Don’t Become a Statistic: A Crash Course in Reality

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With ever-increasing demands on our personal and professional time in today’s busy society, learning to juggle multiple tasks at once is something we all face daily. As a result, a new traffic safety epidemic has emerged on America’s roadways: distracted driving.

According to the National Highway Traffic Safety Administration (NHTSA), in 2016, 3,450 people were killed, and in 2015, 391,000 were injured in motor vehicle crashes involving distracted drivers. One of the most alarming and widespread forms of distracted driving is cellphone usage.

So why do so many people participate in this dangerous behavior? With more technology now than ever, driver distractions have risen to unprecedented levels. We live in a world where people expect instant, real-time information 24 hours a day, and those expectations don’t stop just because someone gets behind the wheel.

People often think, “I can do two things at once. I’ve memorized where the numbers are on my phone, so I don’t have to look.” Or, “Sending or reading one text is pretty quick – that should be OK.” They couldn’t be more wrong. Driving is an activity that requires your full attention and focus to keep yourself and others safe. According to a study by the Virginia Tech Transportation Institute (VTTI), sending or receiving a text takes a driver’s eyes off the road for an average of 4.6 seconds, the equivalent of driving blind at 55 mph for the length of an entire football field.

A 2014 article in the New England Journal of Medicine found that the risk of a crash or near-crash among novice drivers increased with the performance of many secondary tasks, including texting and dialing cell phones.

Text messaging is of heightened concern because it combines three types of distraction – visual, manual, and cognitive. In other words, texting involves taking your eyes off the road, your hands off the wheel, and your mind off the task of driving.

While those numbers may sound like just statistics, they’re anything but. The individuals involved could be parents, children, coworkers, and friends. As anyone who has lost a loved one in a crash can tell you, even one traffic fatality is one too many. The reality is that this unnecessary risk can be eliminated with a few simple behavior changes:

  • Turn off electronic devices and put them out of reach before starting to drive.
  • If you must use your cellphone, pull over to the side of the road or into a parking lot to safely complete your call or text.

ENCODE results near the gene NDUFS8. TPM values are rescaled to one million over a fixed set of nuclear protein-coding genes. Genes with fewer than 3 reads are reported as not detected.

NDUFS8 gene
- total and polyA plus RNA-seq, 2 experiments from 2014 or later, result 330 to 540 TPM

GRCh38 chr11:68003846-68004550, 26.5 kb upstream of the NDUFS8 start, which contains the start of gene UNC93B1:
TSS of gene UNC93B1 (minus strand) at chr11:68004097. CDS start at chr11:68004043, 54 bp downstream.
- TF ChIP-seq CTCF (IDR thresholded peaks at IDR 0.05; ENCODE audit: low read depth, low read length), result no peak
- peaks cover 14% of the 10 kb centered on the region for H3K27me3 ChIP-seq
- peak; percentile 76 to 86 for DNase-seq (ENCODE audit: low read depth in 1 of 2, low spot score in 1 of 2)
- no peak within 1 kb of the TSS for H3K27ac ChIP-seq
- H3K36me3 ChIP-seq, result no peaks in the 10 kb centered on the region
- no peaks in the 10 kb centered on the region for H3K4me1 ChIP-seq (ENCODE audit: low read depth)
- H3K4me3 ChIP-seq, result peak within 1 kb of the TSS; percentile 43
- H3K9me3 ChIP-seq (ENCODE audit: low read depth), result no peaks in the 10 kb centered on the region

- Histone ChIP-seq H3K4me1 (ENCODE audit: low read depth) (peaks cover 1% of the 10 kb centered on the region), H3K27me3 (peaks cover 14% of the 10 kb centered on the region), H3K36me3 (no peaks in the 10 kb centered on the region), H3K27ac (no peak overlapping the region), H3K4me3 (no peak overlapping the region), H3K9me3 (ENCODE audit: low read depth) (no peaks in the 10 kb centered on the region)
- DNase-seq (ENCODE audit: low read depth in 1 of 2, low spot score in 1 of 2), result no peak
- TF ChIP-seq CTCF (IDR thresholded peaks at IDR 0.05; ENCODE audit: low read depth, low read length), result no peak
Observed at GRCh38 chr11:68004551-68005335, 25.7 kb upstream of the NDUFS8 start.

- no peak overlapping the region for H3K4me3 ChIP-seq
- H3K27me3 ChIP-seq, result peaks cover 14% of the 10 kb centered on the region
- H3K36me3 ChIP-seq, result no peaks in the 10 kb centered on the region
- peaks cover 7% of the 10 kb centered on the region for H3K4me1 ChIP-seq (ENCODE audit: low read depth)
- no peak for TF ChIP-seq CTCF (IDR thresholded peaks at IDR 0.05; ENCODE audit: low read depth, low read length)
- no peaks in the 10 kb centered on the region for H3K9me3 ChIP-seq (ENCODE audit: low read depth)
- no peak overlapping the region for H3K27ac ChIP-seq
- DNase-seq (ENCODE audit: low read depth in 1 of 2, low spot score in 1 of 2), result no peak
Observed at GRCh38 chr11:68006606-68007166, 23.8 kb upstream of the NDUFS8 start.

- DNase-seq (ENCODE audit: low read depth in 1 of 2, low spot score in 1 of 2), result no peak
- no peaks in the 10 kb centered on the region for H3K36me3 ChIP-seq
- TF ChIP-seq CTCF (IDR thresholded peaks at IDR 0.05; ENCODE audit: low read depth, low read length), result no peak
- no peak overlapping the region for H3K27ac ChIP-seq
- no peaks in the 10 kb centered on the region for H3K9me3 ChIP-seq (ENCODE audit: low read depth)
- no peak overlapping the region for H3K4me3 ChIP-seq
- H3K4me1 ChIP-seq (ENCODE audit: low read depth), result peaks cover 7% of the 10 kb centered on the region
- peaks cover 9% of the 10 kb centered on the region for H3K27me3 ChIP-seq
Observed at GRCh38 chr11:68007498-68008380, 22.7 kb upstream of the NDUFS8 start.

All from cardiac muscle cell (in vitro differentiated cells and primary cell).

• Be a role model for other drivers and set a good example.
  • Discuss the dangers of distracted driving with your family, friends, and coworkers. The NHTSA and National Safety Council (NSC) have numerous free resources available to communicate this critical topic at and
  • Speak up when you are a passenger and your driver uses an electronic device while driving.
  • Offer to make the call for the driver, so his or her full attention stays on the driving task.
  • Always wear your seat belt. Seat belts are the best defense against unsafe drivers.
    Pay attention to others who may be distracted. In areas with heavy pedestrian and bicycle traffic, be sure that individuals crossing in front of your vehicle are aware of you and not on their electronic devices.

While safety should always be the key priority, it’s also important to understand that distracted driving can be a legal issue. A majority of states, Washington, D.C., Puerto Rico, Guam, and the U.S. Virgin Islands ban text messaging for all drivers. Several have primary enforcement laws – where an officer may cite a driver for using a handheld cellphone without any other traffic offense taking place and give the driver a fine. Some states prohibit all drivers from using hand-held cellphones while driving. Be sure you’re familiar with the specific laws in your area before you hit the road; a helpful list
is available at

So the next time you are pressed for time and it seems like multitasking in the car is the best decision, remember those lives that were taken because someone decided he or she could do two things at once. A text or call is not worth your life,
or anyone else’s. Stay safe.

Sources: AAA Digest of Motor Laws,
National Highway Traffic Safety Administration (NHTSA), Driver Electronic Device Use in 2016, June 2017,
National Safety Council,

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